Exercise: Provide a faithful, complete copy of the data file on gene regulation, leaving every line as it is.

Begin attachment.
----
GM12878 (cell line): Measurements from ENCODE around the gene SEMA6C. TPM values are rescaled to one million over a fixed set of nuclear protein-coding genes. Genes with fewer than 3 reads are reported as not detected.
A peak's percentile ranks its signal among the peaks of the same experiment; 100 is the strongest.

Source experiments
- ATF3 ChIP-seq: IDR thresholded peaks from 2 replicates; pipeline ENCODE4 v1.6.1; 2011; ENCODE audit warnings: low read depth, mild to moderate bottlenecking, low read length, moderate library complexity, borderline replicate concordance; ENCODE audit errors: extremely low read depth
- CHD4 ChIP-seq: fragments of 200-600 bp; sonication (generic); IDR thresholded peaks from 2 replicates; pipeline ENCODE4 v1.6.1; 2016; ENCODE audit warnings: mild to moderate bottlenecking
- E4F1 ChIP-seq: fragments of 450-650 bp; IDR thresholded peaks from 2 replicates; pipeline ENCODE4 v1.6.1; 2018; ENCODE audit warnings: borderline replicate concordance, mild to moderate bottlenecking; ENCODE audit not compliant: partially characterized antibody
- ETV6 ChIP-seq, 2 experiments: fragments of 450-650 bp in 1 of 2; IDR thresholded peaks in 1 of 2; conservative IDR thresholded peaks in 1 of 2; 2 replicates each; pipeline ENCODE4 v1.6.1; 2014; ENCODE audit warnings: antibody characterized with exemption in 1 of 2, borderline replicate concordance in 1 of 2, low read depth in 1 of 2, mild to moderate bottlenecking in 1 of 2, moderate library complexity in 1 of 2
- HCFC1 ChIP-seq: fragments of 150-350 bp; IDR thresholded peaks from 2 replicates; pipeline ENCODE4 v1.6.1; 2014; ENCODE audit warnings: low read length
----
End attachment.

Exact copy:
GM12878 (cell line): Measurements from ENCODE around the gene SEMA6C. TPM values are rescaled to one million over a fixed set of nuclear protein-coding genes. Genes with fewer than 3 reads are reported as not detected.
A peak's percentile ranks its signal among the peaks of the same experiment; 100 is the strongest.

Source experiments
- ATF3 ChIP-seq: IDR thresholded peaks from 2 replicates; pipeline ENCODE4 v1.6.1; 2011; ENCODE audit warnings: low read depth, mild to moderate bottlenecking, low read length, moderate library complexity, borderline replicate concordance; ENCODE audit errors: extremely low read depth
- CHD4 ChIP-seq: fragments of 200-600 bp; sonication (generic); IDR thresholded peaks from 2 replicates; pipeline ENCODE4 v1.6.1; 2016; ENCODE audit warnings: mild to moderate bottlenecking
- E4F1 ChIP-seq: fragments of 450-650 bp; IDR thresholded peaks from 2 replicates; pipeline ENCODE4 v1.6.1; 2018; ENCODE audit warnings: borderline replicate concordance, mild to moderate bottlenecking; ENCODE audit not compliant: partially characterized antibody
- ETV6 ChIP-seq, 2 experiments: fragments of 450-650 bp in 1 of 2; IDR thresholded peaks in 1 of 2; conservative IDR thresholded peaks in 1 of 2; 2 replicates each; pipeline ENCODE4 v1.6.1; 2014; ENCODE audit warnings: antibody characterized with exemption in 1 of 2, borderline replicate concordance in 1 of 2, low read depth in 1 of 2, mild to moderate bottlenecking in 1 of 2, moderate library complexity in 1 of 2
- HCFC1 ChIP-seq: fragments of 150-350 bp; IDR thresholded peaks from 2 replicates; pipeline ENCODE4 v1.6.1; 2014; ENCODE audit warnings: low read length